Stock splits are relatively frequent events, with the stocks of most successful public corporations splitting at some point. As an investor, it is important to understand how a stock split works and how the split of a stock in your portfolio will affect its price.
A stock split occurs when one unit of stock is replaced by multiple units of a newer version. If, for example, you had 1,000 shares before the split and the board of directors of the issuing corporation decides to split the stock 3-for-1, your old shares will be removed from circulation and replaced by 3,000 new shares. The number of new shares you will get for each of your old shares is referred to as the split ratio. In this example, the split ratio is 3. The ratio can be expressed a single number, such as 3, or as a comparative figure such as 3-for-1.
Stock splits have no effect on the balance sheet of a corporation, and they do not make a difference in the net worth of the stockholder. A stock split merely cuts the same pie into smaller slices. Whereas the total shareholder equity of, say $120 million, was previously represented by 1 million shares, after the split, the same equity will be spread over 3 million shares. Only a footnote in the balance sheet, detailing how many outstanding shares the corporation has, will change. Since the price of each individual stock will also decline after a stock split, the total value of shares held by any particular investor will also remain unchanged.
Impact on Stock Price
After the stock splits, its price falls commensurately with the split ratio. In a 2-for-1 split, the share price usually drops by 50 percent. This is because each stock now represents a smaller ownership stake in the corporation — a smaller slice of a pie, the total size of which remains unchanged. To estimate where the stock price will be following a split, divide the pre-split price by the split ratio. If the stock was trading at $21 before the split and the split ratio is 3-for-1, the post-split price should be $7 — $21 divided by 3. Therefore, the market value of your stock holdings should also remain unchanged as a result of a stock split.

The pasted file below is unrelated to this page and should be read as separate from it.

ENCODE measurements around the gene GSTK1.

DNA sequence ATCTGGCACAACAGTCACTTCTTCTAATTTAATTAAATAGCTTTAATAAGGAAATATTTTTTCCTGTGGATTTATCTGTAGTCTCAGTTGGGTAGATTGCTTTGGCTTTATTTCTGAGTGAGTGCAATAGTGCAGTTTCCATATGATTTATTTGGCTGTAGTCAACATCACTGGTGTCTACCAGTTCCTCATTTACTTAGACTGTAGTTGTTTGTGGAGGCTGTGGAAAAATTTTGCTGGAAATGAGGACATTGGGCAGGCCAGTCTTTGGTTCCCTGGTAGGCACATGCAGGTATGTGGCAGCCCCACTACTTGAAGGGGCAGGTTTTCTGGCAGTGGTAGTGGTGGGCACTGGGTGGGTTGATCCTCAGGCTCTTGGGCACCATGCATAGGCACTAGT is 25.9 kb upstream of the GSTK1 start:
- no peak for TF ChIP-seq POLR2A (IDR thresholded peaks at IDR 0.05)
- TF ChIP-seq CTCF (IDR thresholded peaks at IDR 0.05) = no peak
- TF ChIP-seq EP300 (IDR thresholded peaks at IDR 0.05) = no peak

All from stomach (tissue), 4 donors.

Corporations split their stocks to reduce the price of each individual share, therefore making the purchase of stock more affordable for the small investor. With the advent of electronic trading and the ability to buy a single share, stock splits are arguably less critical today than they were in decades past. While many traditional brokerage firms required the investor to buy at least a full lot, meaning 100 shares, today you can purchase even a single share of many stocks. Nevertheless, corporations tend to split their stocks if the price of each share climbs to astronomical levels, primarily due to the psychological effect that an excessively expensive unit price may have on individual investors.
Hunkar Ozyasar is the former high-yield bond strategist for Deutsche Bank. He has been quoted in publications including "Financial Times" and the "Wall Street Journal." His book, "When Time Management Fails," is published in 12 countries while Ozyasar’s finance articles are featured on Nikkei, Japan’s premier financial news service. He holds a Master of Business Administration from Kellogg Graduate School.